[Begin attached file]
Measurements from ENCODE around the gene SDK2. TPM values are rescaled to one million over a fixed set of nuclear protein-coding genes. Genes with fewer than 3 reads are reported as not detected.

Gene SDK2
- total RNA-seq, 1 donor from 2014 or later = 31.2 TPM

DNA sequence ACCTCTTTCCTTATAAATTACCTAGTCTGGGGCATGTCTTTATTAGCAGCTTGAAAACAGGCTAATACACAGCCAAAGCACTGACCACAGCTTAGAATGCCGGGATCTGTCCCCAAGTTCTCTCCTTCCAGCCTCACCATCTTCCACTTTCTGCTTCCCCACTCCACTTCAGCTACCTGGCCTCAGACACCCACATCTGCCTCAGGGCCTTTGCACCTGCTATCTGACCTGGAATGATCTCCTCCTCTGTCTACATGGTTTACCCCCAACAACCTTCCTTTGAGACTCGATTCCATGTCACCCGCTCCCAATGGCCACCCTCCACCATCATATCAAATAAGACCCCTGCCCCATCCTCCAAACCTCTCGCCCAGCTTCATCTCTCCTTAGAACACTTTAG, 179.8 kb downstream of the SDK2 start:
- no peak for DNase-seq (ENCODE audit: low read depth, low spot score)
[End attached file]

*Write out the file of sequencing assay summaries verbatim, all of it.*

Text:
Measurements from ENCODE around the gene SDK2. TPM values are rescaled to one million over a fixed set of nuclear protein-coding genes. Genes with fewer than 3 reads are reported as not detected.

Gene SDK2
- total RNA-seq, 1 donor from 2014 or later = 31.2 TPM

DNA sequence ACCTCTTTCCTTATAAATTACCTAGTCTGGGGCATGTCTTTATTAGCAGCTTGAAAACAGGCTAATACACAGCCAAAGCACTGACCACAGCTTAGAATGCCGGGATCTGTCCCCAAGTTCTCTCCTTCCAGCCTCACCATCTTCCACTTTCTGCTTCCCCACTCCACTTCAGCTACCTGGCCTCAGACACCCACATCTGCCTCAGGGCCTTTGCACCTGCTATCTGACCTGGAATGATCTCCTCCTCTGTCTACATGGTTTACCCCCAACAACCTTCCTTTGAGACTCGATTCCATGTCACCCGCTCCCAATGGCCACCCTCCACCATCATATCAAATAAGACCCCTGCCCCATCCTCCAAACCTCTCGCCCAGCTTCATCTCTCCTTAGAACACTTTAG, 179.8 kb downstream of the SDK2 start:
- no peak for DNase-seq (ENCODE audit: low read depth, low spot score)